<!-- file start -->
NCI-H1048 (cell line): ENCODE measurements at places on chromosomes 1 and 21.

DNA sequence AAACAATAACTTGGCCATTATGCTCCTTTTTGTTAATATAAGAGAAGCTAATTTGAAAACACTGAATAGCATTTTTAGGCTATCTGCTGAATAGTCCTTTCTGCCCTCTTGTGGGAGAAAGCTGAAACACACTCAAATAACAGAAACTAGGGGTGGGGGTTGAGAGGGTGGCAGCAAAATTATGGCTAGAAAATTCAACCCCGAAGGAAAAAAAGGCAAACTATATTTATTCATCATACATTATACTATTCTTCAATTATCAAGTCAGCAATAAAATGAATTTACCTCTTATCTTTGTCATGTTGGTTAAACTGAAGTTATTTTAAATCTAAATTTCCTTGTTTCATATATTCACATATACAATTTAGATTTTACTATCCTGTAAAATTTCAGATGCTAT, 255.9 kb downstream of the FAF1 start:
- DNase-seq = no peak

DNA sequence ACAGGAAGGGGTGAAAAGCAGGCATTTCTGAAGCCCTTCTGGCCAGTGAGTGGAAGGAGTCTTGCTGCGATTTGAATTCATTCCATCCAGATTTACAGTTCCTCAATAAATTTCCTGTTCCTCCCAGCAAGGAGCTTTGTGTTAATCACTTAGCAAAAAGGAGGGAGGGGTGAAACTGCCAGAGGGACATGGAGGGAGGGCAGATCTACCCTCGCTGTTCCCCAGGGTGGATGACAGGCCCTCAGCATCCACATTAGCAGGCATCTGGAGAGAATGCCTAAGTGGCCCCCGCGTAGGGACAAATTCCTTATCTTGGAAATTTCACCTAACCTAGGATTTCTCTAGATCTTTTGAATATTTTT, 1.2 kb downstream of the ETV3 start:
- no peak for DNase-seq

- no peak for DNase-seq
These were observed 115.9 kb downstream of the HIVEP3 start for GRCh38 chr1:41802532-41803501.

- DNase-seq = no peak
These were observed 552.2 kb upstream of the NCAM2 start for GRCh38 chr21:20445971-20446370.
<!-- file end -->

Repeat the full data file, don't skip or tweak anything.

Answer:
NCI-H1048 (cell line): ENCODE measurements at places on chromosomes 1 and 21.

DNA sequence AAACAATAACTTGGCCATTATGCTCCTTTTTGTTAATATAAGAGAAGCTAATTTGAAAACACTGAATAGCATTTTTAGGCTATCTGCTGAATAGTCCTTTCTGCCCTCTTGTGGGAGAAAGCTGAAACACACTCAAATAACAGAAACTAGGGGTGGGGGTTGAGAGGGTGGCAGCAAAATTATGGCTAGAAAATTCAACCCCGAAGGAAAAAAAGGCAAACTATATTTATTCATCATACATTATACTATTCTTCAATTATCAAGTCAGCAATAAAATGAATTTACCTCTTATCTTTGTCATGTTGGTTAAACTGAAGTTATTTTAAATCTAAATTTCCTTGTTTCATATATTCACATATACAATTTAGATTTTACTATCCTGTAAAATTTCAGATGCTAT, 255.9 kb downstream of the FAF1 start:
- DNase-seq = no peak

DNA sequence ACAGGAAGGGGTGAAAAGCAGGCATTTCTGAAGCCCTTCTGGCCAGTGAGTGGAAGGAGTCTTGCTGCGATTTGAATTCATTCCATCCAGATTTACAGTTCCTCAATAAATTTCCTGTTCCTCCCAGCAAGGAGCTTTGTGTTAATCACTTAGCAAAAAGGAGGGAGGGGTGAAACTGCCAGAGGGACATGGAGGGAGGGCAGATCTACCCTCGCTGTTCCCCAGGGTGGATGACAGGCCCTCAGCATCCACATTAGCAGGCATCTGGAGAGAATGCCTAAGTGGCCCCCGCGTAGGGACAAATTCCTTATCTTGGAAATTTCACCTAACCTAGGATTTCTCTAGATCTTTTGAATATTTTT, 1.2 kb downstream of the ETV3 start:
- no peak for DNase-seq

- no peak for DNase-seq
These were observed 115.9 kb downstream of the HIVEP3 start for GRCh38 chr1:41802532-41803501.

- DNase-seq = no peak
These were observed 552.2 kb upstream of the NCAM2 start for GRCh38 chr21:20445971-20446370.